• The following are signs of unprofessional behaviours: getting emotional, taking the situation personally, raising your voice, being dishonest with the truth and leaving the auditor alone for a long period of time.
  • If you’re starting to feel stressed in this situation, or you think your behaviour is becoming unprofessional, then excuse yourself from the room. Ask the auditor if they’d like a drink and say you’ll go make one, or excuse yourself to go to the bathroom. Do not leave them for a long period of time though, five minutes maximum. If you need longer than that, ask someone else to keep the auditor company for you. Take the time to get yourself together and remember it’s not personal.
  • If when you’ve presented your evidence in a professional manner, you and the auditor still can’t come to a resolution – then you need to let them know you don’t agree. Ask them at this point, if there’s anything you can do or provide that will help to resolve the issue. If there is, get someone else to gather this evidence for you and carry on with the audit. If the auditor can’t provide you with any way of resolving it, then explain in a professional manner that you don’t agree and that you will raise it in the closing meeting. At this point, you need to put the issue to the back of your mind and carry on. Wipe the slate clean and don’t hold a grudge.

Closing meeting

We’ll cover two situations:

  1. Challenging non-conformances you’re aware of
  2. Challenging non-conformances you’re not aware of

Challenging non-conformances you’re aware of

The first thing to do when the auditor gets to the non-conformance you don’t agree with, is to make sure you and the auditor agree that you’ve provided all the evidence you can to remove the non-conformance. If you’ve not provided the evidence, do it now.

If you have provided the evidence, you need to both agree to disagree. Tell the auditor in a professional manner that you’ll be appealing the non-conformance they have raised. Every certification body has an appeals procedure. Ask the auditor to provide this to you, so you can follow it.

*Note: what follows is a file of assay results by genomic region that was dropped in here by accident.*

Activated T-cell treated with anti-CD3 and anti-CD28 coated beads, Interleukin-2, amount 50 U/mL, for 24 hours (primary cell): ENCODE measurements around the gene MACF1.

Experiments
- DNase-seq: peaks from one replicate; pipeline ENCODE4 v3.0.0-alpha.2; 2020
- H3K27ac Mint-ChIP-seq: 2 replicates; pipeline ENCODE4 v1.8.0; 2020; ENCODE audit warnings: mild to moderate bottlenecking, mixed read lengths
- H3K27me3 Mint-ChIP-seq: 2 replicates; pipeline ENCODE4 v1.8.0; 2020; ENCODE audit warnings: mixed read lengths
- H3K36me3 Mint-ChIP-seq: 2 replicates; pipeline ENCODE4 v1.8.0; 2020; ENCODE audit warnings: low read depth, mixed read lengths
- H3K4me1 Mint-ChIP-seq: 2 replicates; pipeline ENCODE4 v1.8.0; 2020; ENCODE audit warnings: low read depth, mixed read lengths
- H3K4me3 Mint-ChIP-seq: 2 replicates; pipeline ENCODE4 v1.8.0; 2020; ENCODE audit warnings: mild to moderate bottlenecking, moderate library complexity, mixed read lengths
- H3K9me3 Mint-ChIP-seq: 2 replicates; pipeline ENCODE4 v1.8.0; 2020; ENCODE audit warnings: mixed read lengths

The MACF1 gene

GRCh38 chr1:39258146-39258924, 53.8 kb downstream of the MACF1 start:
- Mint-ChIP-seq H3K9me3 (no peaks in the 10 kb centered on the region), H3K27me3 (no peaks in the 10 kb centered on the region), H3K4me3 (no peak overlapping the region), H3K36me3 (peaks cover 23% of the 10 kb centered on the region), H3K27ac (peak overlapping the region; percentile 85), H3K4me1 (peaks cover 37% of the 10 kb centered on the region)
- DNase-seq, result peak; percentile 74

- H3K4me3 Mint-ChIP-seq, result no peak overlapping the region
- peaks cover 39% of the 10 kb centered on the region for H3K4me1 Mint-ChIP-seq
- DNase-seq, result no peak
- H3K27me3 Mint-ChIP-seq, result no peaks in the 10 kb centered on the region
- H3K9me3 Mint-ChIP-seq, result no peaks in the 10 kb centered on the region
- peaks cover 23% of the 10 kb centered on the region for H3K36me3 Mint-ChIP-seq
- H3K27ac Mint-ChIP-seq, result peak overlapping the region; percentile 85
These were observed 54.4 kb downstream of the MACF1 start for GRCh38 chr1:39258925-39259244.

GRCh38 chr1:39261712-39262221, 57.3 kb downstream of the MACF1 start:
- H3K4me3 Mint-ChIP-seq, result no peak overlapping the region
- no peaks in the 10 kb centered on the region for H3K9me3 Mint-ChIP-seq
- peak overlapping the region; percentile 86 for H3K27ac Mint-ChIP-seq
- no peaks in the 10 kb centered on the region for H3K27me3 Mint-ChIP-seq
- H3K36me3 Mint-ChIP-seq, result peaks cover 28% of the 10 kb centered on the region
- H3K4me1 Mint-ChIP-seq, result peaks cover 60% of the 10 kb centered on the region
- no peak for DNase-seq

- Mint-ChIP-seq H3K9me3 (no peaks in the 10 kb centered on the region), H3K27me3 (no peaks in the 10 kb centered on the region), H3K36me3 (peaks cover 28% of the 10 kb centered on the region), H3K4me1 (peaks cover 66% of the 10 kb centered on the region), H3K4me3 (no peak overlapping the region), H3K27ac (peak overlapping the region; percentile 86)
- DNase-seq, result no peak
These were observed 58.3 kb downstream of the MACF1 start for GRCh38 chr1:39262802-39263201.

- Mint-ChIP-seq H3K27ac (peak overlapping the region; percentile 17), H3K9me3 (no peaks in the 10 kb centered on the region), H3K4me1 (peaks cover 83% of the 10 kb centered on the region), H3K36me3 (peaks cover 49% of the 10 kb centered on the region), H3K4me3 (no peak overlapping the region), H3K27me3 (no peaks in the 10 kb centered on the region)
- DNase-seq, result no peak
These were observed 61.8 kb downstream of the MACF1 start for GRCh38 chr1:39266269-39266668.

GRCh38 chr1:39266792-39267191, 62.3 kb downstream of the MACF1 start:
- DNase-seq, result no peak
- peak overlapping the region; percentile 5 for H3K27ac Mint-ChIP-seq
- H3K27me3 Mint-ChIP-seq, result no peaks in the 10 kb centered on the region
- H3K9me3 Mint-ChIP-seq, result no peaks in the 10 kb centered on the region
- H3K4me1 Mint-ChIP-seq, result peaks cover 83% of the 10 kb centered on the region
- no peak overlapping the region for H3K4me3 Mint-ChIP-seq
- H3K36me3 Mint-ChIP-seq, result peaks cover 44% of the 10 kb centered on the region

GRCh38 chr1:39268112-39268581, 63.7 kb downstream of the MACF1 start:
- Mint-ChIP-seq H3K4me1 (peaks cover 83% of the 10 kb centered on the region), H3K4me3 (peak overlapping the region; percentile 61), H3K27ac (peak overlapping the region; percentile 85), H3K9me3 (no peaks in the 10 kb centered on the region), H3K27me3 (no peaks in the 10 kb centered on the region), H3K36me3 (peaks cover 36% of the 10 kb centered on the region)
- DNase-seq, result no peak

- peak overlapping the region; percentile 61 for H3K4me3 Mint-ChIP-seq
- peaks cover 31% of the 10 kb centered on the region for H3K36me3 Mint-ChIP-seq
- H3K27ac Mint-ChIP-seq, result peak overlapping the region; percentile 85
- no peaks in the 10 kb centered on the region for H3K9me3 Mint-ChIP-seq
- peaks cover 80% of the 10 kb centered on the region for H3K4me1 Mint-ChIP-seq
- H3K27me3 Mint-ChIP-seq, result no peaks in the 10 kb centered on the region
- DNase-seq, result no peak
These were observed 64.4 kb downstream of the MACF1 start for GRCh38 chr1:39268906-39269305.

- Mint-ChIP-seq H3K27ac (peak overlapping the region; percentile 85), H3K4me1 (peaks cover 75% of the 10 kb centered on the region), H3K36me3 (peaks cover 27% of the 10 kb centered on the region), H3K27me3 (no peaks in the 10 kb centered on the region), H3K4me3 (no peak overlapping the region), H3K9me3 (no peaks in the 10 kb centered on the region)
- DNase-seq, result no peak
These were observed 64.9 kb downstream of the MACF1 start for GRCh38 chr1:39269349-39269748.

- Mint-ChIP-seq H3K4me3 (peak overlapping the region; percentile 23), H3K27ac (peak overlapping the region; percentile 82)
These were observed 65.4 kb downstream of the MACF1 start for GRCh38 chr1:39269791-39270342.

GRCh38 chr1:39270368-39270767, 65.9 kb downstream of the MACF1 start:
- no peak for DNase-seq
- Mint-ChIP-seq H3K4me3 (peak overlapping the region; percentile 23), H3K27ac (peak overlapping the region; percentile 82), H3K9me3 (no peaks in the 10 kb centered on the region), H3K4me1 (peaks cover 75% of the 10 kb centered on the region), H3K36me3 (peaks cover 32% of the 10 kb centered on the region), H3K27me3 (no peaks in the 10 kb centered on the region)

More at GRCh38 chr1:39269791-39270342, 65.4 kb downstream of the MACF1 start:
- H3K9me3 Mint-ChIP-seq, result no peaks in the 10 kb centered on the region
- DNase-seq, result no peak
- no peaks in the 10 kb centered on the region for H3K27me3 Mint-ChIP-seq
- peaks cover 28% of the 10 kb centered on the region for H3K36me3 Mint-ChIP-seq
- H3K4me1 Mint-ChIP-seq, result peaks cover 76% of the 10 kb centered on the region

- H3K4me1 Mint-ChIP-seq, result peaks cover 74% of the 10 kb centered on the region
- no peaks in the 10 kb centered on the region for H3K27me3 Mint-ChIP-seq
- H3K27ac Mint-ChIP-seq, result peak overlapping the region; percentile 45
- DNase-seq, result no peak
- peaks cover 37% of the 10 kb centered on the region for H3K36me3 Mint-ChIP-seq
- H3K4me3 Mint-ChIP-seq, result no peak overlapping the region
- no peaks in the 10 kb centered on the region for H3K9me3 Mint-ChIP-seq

When it comes to signing the audit report, make sure that the person signing, writes on it that they don’t agree with the non-conformance. If you don’t, you’re signing to accept the non-conformance, that’s the point of signing.  Also photocopy or scan the signed audit report so you can refer to it during your appeal.

Challenging non-conformances you’re not aware of

As we said earlier, it’s unprofessional of the auditor if they do this. However, if it happens, you need to keep calm and be professional. Two wrong’s don’t make a right. First, explain that you haven’t been made aware of this non-conformance. Ask to pause the closing meeting and then follow the steps above by providing the evidence now.

If you need to, politely excuse yourself and the rest of the management team out of the room, so that you can discuss the NCN before going back into see the auditor. Do not argue about it, in front of the auditor.

If you can’t come to a resolution with the auditor, again make sure you say this clearly but in a professional manner and ask for the appeals procedure. Remember to document this on the audit report before signing it. And, take a copy of the signed audit report.

Appealing non conformances

As the certification bodies are all accredited, they all need an appeals procedure, which they should be able to provide you.  The standard also provides you with details about the appeal process. Page 79 of the BRC Food Standard is shown below: